« Last Edit: April 01, 2019, 11:12:41 AM by thelakelander »
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Keith-N-Jax

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Re: The Cost of a Real Urban Park
« Reply #5 on: April 01, 2019, 09:07:57 PM »
Millennium Park, been there. Certainly a destination. That entire area from Soldiers Field all the way to the museum and the Shedd Aquarium is unbelievable planned well. With all the examples on how to do it right, we keep doing it wrong. If we could trade the D in demolishing to a D in developing, we'd get somewhere.

Kerry

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Re: The Cost of a Real Urban Park
« Reply #6 on: April 17, 2019, 06:08:18 PM »
Omaha's new downtown riverfront park is going to cost $260 to $290 million.  $50 million from the City and the rest is private donations.  I wonder if Jax could come up with $240,000,000 in private donations for anything.
« Last Edit: April 17, 2019, 06:12:13 PM by Kerry »
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Steve

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Re: The Cost of a Real Urban Park
« Reply #7 on: April 18, 2019, 09:49:15 AM »
Omaha's new downtown riverfront park is going to cost $260 to $290 million.  $50 million from the City and the rest is private donations.  I wonder if Jax could come up with $240,000,000 in private donations for anything.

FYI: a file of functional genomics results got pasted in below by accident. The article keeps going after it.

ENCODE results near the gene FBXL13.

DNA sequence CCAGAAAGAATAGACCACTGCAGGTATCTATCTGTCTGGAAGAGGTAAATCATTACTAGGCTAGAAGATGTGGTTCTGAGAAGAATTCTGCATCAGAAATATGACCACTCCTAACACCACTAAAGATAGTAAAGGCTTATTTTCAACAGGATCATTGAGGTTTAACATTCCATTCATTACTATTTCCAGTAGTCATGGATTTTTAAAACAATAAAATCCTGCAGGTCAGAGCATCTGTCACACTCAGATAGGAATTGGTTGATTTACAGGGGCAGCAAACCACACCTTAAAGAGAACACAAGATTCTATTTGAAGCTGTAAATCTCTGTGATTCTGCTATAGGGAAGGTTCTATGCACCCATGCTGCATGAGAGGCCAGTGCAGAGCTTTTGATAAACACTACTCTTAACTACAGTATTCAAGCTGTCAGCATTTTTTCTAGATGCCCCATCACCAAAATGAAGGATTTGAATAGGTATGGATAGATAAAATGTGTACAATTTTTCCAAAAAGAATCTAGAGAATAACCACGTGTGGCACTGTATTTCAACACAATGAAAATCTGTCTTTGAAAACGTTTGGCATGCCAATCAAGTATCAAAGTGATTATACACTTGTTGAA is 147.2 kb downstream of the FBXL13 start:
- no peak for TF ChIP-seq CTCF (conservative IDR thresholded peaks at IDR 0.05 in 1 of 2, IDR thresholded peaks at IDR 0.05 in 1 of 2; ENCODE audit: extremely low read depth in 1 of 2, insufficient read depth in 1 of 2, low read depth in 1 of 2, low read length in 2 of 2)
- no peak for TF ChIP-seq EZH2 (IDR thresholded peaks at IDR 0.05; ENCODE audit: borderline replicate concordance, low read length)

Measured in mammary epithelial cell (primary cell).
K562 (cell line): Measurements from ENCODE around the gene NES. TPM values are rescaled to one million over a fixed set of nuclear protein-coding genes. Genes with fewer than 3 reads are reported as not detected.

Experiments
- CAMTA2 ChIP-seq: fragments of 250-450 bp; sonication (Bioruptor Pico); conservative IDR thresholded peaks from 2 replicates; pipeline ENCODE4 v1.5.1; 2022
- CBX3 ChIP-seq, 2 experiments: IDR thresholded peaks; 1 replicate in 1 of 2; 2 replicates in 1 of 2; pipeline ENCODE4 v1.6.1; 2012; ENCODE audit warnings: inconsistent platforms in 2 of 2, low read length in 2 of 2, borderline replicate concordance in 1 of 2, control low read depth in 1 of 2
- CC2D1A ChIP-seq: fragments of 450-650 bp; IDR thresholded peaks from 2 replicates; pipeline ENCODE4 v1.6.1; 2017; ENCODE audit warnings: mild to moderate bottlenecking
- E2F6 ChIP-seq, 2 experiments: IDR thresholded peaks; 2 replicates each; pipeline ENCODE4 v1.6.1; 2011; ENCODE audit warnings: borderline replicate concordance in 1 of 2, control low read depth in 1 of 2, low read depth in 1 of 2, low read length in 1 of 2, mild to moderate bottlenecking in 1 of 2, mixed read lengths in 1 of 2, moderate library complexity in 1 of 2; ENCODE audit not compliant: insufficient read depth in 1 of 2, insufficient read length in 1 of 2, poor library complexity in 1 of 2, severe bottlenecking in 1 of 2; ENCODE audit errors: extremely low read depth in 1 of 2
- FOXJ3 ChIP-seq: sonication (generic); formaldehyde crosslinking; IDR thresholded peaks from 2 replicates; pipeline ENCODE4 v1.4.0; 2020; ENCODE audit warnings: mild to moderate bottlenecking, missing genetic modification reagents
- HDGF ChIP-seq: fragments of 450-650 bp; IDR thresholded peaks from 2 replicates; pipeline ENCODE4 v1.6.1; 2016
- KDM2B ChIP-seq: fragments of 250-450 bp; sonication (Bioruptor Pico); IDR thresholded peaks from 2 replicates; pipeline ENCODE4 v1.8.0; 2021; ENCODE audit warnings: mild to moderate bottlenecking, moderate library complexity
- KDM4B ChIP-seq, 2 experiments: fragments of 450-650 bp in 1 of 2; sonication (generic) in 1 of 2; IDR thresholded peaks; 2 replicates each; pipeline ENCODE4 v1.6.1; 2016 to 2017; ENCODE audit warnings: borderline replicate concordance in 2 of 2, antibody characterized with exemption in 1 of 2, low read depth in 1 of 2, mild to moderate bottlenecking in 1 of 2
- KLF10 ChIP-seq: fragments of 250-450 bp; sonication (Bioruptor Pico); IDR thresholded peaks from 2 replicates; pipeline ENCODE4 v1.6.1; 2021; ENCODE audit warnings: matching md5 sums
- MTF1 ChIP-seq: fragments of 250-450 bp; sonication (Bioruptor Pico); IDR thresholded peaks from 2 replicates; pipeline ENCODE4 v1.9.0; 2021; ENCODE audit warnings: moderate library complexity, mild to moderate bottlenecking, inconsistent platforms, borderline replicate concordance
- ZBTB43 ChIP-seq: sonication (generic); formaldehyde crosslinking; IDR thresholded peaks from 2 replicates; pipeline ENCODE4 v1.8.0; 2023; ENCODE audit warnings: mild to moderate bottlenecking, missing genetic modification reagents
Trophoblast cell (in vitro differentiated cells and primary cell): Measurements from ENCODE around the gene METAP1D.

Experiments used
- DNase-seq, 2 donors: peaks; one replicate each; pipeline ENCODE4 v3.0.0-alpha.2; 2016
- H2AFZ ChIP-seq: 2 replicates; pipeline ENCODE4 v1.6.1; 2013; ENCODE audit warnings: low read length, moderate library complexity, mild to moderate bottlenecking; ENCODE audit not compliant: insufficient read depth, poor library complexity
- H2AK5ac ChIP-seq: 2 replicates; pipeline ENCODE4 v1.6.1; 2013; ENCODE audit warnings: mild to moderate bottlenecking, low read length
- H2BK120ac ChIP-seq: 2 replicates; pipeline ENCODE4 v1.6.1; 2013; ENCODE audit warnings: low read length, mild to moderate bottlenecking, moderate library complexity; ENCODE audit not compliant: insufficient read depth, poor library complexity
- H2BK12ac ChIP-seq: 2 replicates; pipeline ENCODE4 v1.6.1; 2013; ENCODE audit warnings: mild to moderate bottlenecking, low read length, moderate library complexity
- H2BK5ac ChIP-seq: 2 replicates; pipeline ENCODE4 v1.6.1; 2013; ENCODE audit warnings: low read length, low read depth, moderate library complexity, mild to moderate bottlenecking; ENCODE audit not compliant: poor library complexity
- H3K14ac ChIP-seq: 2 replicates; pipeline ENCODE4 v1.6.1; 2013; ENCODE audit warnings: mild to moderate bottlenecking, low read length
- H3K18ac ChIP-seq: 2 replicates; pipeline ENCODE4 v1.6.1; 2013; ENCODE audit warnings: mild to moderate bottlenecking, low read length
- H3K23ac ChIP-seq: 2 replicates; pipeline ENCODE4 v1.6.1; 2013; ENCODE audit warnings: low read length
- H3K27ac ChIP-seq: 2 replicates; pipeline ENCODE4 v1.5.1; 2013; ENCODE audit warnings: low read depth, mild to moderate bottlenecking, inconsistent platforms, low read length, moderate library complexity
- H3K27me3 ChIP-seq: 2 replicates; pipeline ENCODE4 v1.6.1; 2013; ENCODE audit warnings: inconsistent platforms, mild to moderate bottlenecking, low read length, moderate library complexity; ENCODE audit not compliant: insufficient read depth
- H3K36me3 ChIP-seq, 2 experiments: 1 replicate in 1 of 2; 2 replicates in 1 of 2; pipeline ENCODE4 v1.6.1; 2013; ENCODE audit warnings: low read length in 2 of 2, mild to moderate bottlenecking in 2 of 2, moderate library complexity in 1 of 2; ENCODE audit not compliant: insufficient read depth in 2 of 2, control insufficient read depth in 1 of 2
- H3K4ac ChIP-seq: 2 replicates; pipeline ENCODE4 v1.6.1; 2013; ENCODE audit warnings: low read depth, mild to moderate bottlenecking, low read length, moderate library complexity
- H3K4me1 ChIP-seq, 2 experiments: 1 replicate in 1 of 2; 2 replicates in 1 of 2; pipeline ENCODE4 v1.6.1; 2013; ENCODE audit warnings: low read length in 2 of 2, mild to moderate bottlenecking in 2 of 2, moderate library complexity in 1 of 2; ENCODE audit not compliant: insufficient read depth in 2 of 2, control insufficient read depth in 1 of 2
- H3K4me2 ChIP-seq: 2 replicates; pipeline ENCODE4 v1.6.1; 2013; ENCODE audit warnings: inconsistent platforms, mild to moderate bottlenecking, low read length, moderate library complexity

Well, they say they have $150M So Far, and the entire development includes a new library so not all park. But I get your point.

What I see in Jax: People are generally willing to donate IF a concrete plan is presented. It appears that was the case in Omaha. Leaders here don't seem to get that.

For example, while not in the same dollar amounts, if you walk through the MD Anderson center on the southbank, there are tons of private donations and places to donate. Same point: Baptist and MD Anderson laid out a concrete plan as to what they're going to build and exactly what the donations are for.

Someone needs to push the COJ to develop that concrete plan.

thelakelander

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Re: The Cost of a Real Urban Park
« Reply #8 on: April 18, 2019, 10:02:04 AM »
^Bingo. Don't expect much money if on one day you want a convention center then on the next day you just want to clear a high profile site and figure out another use for it later (just using city hall annex as an example). If you want others to donate, you need a concrete plan that everyone understands and can see you being committed to incrementally implementing it. Some of the greatest parks are largely funded with donations that come after a city has created a plan and put its money where its mouth is in initially getting it started. It's a pretty common practice and characteristic of most cities with vibrant downtown areas and urban green spaces.
« Last Edit: April 18, 2019, 10:04:40 AM by thelakelander »
"A man who views the world the same at 50 as he did at 20 has wasted 30 years of his life.” - Muhammad Ali